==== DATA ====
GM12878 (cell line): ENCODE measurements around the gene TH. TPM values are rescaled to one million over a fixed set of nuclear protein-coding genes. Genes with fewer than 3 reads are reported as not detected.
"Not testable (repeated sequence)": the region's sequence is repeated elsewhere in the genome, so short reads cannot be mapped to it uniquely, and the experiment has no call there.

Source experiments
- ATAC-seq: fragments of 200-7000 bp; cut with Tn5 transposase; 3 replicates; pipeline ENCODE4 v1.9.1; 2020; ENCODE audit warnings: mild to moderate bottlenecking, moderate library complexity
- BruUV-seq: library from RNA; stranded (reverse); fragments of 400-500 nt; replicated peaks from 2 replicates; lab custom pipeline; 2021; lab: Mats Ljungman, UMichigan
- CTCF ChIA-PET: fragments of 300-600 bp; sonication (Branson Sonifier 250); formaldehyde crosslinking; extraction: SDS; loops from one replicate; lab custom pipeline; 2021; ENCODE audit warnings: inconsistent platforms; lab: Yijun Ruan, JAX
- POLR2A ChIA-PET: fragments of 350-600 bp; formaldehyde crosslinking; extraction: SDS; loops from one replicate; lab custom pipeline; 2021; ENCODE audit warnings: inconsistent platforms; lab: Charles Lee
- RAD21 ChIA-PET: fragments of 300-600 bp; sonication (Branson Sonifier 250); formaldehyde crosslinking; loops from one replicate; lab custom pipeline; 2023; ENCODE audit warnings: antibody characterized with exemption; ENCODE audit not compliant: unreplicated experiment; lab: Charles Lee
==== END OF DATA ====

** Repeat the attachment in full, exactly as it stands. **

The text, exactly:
GM12878 (cell line): ENCODE measurements around the gene TH. TPM values are rescaled to one million over a fixed set of nuclear protein-coding genes. Genes with fewer than 3 reads are reported as not detected.
"Not testable (repeated sequence)": the region's sequence is repeated elsewhere in the genome, so short reads cannot be mapped to it uniquely, and the experiment has no call there.

Source experiments
- ATAC-seq: fragments of 200-7000 bp; cut with Tn5 transposase; 3 replicates; pipeline ENCODE4 v1.9.1; 2020; ENCODE audit warnings: mild to moderate bottlenecking, moderate library complexity
- BruUV-seq: library from RNA; stranded (reverse); fragments of 400-500 nt; replicated peaks from 2 replicates; lab custom pipeline; 2021; lab: Mats Ljungman, UMichigan
- CTCF ChIA-PET: fragments of 300-600 bp; sonication (Branson Sonifier 250); formaldehyde crosslinking; extraction: SDS; loops from one replicate; lab custom pipeline; 2021; ENCODE audit warnings: inconsistent platforms; lab: Yijun Ruan, JAX
- POLR2A ChIA-PET: fragments of 350-600 bp; formaldehyde crosslinking; extraction: SDS; loops from one replicate; lab custom pipeline; 2021; ENCODE audit warnings: inconsistent platforms; lab: Charles Lee
- RAD21 ChIA-PET: fragments of 300-600 bp; sonication (Branson Sonifier 250); formaldehyde crosslinking; loops from one replicate; lab custom pipeline; 2023; ENCODE audit warnings: antibody characterized with exemption; ENCODE audit not compliant: unreplicated experiment; lab: Charles Lee